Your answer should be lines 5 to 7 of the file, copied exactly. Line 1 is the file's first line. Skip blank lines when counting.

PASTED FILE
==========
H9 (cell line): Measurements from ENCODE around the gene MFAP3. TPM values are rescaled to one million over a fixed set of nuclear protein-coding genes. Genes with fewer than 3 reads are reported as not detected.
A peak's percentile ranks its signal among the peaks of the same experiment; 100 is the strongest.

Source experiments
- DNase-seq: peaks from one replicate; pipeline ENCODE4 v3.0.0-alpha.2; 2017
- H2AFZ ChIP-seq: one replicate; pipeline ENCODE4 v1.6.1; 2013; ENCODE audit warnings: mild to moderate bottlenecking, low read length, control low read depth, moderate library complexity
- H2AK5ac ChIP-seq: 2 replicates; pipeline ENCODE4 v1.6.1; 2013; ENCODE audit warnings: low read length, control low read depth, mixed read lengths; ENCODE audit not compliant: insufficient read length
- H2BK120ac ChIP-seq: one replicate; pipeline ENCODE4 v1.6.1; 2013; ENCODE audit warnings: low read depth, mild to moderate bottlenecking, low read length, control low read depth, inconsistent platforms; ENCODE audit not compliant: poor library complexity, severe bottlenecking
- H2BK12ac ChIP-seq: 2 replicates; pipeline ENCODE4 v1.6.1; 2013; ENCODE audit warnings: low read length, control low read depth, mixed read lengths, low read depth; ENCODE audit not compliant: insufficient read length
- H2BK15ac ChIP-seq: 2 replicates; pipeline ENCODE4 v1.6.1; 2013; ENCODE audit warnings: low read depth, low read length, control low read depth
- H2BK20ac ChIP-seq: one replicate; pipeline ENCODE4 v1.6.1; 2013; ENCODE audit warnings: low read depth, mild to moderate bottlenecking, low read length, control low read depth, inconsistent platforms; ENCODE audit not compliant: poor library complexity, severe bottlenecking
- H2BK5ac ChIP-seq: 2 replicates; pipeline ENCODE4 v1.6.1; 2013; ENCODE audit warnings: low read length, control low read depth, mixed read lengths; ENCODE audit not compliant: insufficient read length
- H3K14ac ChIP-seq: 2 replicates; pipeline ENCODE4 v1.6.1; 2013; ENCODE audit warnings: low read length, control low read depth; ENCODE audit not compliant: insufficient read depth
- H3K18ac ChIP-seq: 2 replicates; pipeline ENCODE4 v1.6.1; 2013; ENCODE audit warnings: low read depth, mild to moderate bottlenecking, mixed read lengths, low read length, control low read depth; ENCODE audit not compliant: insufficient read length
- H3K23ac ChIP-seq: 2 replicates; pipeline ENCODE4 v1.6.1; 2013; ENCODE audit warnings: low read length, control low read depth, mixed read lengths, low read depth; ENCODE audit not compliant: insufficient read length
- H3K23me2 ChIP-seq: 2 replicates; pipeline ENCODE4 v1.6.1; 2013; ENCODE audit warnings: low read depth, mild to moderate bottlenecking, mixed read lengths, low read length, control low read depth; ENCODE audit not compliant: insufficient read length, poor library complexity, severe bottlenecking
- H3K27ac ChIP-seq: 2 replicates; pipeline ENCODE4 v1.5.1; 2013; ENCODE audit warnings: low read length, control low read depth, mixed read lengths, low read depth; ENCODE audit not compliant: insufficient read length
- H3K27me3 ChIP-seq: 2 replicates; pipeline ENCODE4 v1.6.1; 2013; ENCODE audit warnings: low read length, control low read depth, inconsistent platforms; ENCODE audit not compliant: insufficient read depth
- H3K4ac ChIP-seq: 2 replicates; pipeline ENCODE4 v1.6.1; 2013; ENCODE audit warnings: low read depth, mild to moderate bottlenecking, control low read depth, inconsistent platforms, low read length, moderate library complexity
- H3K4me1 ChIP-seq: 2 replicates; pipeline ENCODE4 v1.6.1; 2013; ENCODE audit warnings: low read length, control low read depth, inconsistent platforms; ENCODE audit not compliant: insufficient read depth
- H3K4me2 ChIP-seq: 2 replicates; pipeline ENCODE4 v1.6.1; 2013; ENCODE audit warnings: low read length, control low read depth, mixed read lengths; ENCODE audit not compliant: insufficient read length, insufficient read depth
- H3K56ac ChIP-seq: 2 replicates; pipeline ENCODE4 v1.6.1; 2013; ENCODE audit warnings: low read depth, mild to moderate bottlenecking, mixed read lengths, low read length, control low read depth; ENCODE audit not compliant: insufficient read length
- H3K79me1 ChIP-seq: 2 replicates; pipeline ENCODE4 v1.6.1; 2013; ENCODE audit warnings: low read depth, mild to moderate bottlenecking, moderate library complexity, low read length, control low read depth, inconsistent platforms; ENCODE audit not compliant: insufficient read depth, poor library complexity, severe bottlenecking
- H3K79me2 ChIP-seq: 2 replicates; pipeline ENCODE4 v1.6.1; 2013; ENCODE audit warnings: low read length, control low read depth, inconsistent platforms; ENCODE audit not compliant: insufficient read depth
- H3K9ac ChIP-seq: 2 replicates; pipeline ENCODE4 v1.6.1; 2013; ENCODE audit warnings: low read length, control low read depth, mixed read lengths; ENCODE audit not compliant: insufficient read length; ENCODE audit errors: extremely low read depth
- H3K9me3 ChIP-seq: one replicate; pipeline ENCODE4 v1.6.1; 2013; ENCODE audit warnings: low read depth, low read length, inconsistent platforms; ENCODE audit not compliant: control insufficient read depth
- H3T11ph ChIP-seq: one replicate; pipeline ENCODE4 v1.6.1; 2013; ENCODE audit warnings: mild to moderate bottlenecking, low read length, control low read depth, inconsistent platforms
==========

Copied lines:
- H2AFZ ChIP-seq: one replicate; pipeline ENCODE4 v1.6.1; 2013; ENCODE audit warnings: mild to moderate bottlenecking, low read length, control low read depth, moderate library complexity
- H2AK5ac ChIP-seq: 2 replicates; pipeline ENCODE4 v1.6.1; 2013; ENCODE audit warnings: low read length, control low read depth, mixed read lengths; ENCODE audit not compliant: insufficient read length
- H2BK120ac ChIP-seq: one replicate; pipeline ENCODE4 v1.6.1; 2013; ENCODE audit warnings: low read depth, mild to moderate bottlenecking, low read length, control low read depth, inconsistent platforms; ENCODE audit not compliant: poor library complexity, severe bottlenecking